Old Bedalian and professional costume designer Natasha Blackley returned to Bedales on Monday to set an industry-style brief to 6.1 Fashion Design students.
The brief – which will be worked on over the next five weeks – will see students design characters for a live pop-up performance event to promote the launch of Blade Runner 2049 by Denis Villeneuve based on a character, scene or theme of their choice.
Although the pop-up event is hypothetical, the project provides an opportunity for students to try out ideas and demonstrate their knowledge and creative skills, while working to a brief under the guidance of an experienced costume designer.
The 10-day Global Awareness trip to India at half term was one that will stay with the 17 students and three teachers who attended for the rest of their lives.
For the first three days, we were immersed in the dusty air and sun-baked atmosphere of Delhi sightseeing, which was jaw-dropping itself – yet nothing could compare to the timeless and unforgettable experience we had in McLeod Ganj, a suburb of Dharamsahla in the Kangra district of Himachal Pradesh, India. It was a brilliant introduction to volunteering! From the mass clean-up of the streets, to the eye-opening mutual learning with the Tibetan Refugees programme, each day was full of exciting activities that we had never done before.
By Alastair Harden, Teacher of Classics and Day Housemaster
For this year’s exchange visit to the Putney School in the United States, Chloe Hamill and I have escorted eight intrepid Bedalians as they shrug off a week’s recuperation in the October half term for a fortnight of honest toil in the Vermont countryside. The trip is part of an annual programme which places our students in a setting that draws enlightening points of comparison with what we offer at Bedales.
The Putney School’s entire structure is built around student responsibility, from washing the dishes to milking the cows, raking the leaves and sorting the recycling, in an educational environment where the onus is clearly on the students to manage their education alongside the smooth running of the community. Each year we look forward to this quiet hive for inspiration, and each year the students bring home big questions and big ideas.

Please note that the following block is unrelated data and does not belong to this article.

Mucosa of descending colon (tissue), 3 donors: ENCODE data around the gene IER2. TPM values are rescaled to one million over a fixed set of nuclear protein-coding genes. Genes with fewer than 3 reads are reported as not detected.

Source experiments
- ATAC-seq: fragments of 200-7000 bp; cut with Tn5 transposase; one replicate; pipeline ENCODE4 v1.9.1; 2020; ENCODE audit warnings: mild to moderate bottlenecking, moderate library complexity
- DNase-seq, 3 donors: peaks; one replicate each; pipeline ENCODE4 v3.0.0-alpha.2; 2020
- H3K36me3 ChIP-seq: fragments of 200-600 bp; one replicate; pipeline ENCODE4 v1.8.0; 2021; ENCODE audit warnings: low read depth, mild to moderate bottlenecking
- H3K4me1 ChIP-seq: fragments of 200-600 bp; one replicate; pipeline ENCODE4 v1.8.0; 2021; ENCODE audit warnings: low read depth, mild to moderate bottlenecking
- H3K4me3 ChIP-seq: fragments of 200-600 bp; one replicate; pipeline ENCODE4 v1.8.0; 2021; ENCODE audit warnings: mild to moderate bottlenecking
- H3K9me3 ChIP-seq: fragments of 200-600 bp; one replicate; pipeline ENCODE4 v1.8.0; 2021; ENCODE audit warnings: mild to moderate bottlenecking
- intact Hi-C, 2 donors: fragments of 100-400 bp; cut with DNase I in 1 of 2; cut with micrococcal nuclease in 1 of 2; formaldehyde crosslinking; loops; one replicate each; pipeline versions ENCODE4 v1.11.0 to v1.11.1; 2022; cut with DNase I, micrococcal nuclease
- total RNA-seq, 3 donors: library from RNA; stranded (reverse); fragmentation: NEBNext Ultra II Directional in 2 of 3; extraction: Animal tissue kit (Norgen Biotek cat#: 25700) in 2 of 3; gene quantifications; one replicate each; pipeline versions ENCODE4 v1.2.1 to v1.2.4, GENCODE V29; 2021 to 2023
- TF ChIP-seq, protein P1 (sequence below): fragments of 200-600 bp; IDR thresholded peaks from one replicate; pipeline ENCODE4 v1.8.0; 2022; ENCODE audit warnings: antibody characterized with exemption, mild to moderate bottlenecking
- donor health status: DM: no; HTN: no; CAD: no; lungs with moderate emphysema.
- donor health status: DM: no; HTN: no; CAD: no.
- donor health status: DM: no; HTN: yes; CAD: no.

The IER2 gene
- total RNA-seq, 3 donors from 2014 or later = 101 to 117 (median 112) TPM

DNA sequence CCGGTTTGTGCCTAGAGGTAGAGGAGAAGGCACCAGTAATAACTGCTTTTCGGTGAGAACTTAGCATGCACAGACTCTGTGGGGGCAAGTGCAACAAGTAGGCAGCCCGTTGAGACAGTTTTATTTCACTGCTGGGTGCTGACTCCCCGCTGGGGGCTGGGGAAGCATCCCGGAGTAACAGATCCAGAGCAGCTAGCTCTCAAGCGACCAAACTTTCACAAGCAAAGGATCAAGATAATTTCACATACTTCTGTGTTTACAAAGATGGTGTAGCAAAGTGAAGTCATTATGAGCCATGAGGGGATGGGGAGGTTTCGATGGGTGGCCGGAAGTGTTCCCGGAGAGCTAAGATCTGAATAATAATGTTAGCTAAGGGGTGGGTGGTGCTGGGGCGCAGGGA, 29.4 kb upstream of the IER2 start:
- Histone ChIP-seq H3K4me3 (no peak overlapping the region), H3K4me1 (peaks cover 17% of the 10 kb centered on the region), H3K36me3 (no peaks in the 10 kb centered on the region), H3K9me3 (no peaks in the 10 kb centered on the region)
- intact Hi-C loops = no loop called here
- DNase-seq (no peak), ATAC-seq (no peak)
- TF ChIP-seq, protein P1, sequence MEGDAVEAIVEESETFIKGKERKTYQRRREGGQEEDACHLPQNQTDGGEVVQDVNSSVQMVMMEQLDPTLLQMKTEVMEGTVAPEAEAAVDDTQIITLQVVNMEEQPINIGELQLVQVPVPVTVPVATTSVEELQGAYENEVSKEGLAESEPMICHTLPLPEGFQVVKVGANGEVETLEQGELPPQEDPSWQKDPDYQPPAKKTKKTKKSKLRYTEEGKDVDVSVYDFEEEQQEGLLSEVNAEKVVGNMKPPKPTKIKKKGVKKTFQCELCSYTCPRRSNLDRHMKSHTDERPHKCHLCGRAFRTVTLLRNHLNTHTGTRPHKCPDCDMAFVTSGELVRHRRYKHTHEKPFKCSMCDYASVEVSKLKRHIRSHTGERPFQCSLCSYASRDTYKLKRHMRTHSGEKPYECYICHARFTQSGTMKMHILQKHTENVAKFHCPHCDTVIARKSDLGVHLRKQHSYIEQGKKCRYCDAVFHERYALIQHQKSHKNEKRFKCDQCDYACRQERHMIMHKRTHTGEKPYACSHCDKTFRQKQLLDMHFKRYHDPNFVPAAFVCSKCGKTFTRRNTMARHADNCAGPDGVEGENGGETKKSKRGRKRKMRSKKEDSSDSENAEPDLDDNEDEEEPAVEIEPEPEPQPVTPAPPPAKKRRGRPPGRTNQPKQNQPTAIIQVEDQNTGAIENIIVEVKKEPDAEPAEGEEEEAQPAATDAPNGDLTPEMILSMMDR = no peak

By Neil Hornsby, Head of Contemporary Music Photo by Abby Hilton, 6.1
The Thursday before half term saw a wonderful musical collaboration between Bedales, Dunhurst and Dunannie in the third annual Three Schools’ Concert. A packed Lupton Hall witnessed a night like no other with 83 students taking part, ranging in age from seven all the way up to 18.
There were performances featuring each school, including Head Girl Lara Rippinger’s take on Esperanza Spalding’s I Know You Know, Group 3 Dunhurst student Eliot Santos’ show-stopping performance of Karl Bohm’s Perpetual Motion and the Dunannie Year 3 choir’s wonderful performance of Under the Sea from The Little Mermaid.
Congratulations to Block 5 (Year 11) student Amos Wollen, who emerged as the winner of the School Student Prize in the Richard Koch Breakthrough Prize last month.
The Richard Koch Breakthrough Prize is an annual essay competition run by the Institute of Economic Affairs (IEA) and sponsored by British businessman and author Richard Koch.
Tasked with giving “the best and boldest answer” to the question “What single policy would give everyone in society, whatever their background, a real opportunity to succeed on their own merit?” Amos initially wrote a 1000-word proposal, which was one of just 11 shortlisted for the first prize from over 300 entries spanning 35 countries.
This week the first XI travelled to Southampton to participate in the Hampshire Trophy Tournament, a competition which brings together a number of Hampshire schools to compete and win their place at the regional event.
Our first game was against King Edward’s School Witley, and after a slow start, the team warmed up and Marthila Douglas secured us our first goal. Not long after that, Nell Freeborough gave us our second and third goals, and our final goal came again from Mathilda.
A quick drink break and then we were back on against Ryde. Eliza Goodfellow was extremely threatening on the right, continuously driving the ball up the pitch with pace and providing us with countless attacking opportunities. Despite dominating most of the possession, we just couldn’t quite get the goal. However, the team managed to hold Ryde to a 0-0 draw until the final nail biting seconds, when Ryde was awarded a short corner. An unbelievable reverse stick lifted ball save from Shanklin Mackillop-Hall cleared the ball from the circle and let us walk away with the draw.
On 11 October, Block 3 students were invited to attend and participate in a poetry event in the Dining Hall. Welcomed by members of the English department dressed in sheepskins and cloaks, and surrounded by candles, students and staff stood up to perform a poem they had learnt by heart in front of the roaring fire. Some took on Shakespeare and others invited the audience to join them in a rendition of a nursery rhyme.
Lilibet Viner gave a dramatic performance of Helena’s speech from A Midsummer Night’s Dream; Sam Coleman told us what it was like to be a cupcake cooking in the oven; Clara Gardiner-Cox gave a moving rendition of Mary Elizabeth Frye’s Do Not Stand at My Grave and Weep; and Miranda Robertson sang a luxurious yet spine-tingling version of Bohemian Rhapsody.